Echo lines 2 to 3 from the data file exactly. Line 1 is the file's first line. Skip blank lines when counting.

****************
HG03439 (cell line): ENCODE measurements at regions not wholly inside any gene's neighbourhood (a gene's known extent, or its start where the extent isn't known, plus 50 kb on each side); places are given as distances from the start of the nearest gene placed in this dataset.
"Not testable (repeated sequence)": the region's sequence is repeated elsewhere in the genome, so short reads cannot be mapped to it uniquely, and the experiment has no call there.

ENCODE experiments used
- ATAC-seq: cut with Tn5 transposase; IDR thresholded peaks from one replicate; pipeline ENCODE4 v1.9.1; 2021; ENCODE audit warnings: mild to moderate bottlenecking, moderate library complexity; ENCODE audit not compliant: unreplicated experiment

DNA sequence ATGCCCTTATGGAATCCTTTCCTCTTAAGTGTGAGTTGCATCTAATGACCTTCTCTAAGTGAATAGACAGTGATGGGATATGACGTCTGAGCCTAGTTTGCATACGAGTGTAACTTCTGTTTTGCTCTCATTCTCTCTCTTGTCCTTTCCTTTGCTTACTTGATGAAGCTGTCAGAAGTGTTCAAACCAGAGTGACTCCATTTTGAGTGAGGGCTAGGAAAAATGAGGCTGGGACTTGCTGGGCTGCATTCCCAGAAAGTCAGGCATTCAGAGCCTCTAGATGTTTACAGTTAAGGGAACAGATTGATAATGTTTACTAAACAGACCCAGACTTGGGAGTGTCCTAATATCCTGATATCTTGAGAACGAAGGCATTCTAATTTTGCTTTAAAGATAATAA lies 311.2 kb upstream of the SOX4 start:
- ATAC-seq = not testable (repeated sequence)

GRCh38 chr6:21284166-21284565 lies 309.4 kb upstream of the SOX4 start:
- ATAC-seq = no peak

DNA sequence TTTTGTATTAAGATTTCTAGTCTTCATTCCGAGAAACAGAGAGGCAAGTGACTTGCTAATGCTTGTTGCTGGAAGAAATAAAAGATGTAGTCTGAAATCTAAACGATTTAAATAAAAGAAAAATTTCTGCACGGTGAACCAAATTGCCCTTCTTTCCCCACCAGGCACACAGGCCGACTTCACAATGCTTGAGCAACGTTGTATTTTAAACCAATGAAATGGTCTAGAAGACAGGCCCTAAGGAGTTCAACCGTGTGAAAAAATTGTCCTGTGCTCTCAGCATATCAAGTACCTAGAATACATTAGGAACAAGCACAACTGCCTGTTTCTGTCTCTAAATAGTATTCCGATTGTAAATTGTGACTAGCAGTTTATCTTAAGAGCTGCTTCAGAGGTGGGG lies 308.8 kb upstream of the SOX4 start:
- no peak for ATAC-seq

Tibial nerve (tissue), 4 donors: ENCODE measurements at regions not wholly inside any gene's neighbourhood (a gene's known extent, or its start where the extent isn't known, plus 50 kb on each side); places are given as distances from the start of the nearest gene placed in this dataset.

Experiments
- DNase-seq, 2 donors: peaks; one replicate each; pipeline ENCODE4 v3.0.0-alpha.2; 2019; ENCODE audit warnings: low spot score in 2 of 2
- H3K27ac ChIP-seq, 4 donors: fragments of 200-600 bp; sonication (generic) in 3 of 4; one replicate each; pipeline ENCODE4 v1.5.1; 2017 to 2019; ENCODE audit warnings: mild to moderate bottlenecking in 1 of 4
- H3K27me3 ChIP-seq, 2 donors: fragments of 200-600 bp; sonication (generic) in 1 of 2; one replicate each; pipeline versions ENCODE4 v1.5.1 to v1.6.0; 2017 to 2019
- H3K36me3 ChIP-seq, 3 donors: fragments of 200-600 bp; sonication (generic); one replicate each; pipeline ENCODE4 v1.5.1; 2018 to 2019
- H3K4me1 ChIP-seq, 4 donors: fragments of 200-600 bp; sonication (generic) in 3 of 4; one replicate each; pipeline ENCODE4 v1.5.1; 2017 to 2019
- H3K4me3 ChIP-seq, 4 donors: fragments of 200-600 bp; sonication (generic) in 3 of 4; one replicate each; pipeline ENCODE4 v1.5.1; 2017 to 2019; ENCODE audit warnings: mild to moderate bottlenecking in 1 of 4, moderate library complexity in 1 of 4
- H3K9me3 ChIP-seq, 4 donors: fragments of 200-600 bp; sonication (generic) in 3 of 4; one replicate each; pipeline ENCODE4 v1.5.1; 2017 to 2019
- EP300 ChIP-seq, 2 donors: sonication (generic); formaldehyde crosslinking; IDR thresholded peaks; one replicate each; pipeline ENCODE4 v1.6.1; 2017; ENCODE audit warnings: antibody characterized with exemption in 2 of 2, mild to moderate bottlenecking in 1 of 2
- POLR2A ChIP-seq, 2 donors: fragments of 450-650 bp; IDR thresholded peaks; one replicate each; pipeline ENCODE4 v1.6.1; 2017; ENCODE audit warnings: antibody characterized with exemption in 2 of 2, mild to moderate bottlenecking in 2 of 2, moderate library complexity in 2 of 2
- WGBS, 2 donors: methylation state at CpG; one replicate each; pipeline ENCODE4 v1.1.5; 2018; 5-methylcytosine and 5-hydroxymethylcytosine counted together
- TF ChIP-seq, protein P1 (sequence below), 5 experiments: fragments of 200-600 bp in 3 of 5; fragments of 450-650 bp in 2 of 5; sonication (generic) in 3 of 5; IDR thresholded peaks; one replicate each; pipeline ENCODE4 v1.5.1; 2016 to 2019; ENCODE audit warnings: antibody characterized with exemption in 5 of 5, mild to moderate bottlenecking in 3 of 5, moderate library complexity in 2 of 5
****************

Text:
"Not testable (repeated sequence)": the region's sequence is repeated elsewhere in the genome, so short reads cannot be mapped to it uniquely, and the experiment has no call there.

ENCODE experiments used